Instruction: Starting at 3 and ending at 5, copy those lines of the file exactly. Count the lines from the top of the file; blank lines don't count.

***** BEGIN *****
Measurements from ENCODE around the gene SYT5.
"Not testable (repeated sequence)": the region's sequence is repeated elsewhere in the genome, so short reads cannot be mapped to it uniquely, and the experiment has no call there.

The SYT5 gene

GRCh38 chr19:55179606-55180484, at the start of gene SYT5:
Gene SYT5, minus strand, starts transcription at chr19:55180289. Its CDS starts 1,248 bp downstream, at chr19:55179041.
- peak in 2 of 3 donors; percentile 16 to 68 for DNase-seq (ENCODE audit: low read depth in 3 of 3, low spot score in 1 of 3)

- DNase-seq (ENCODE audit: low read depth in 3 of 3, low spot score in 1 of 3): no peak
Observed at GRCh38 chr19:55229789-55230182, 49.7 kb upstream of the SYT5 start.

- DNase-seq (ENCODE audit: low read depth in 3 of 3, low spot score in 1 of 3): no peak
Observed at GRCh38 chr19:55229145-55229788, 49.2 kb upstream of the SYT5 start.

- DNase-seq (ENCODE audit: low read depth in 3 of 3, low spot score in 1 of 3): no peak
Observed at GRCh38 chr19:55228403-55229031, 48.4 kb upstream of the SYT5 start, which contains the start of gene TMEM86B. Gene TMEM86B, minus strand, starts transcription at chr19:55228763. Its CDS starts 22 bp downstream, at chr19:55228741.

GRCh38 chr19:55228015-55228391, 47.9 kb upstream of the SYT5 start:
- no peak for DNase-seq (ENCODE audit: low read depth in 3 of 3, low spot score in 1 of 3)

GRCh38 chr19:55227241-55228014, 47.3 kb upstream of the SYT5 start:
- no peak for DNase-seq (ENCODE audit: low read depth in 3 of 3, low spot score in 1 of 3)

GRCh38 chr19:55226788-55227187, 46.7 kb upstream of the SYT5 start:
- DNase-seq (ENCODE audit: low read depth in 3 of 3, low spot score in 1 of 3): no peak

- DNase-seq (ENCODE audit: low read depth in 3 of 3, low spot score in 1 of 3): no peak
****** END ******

The SYT5 gene

GRCh38 chr19:55179606-55180484, at the start of gene SYT5:
Gene SYT5, minus strand, starts transcription at chr19:55180289. Its CDS starts 1,248 bp downstream, at chr19:55179041.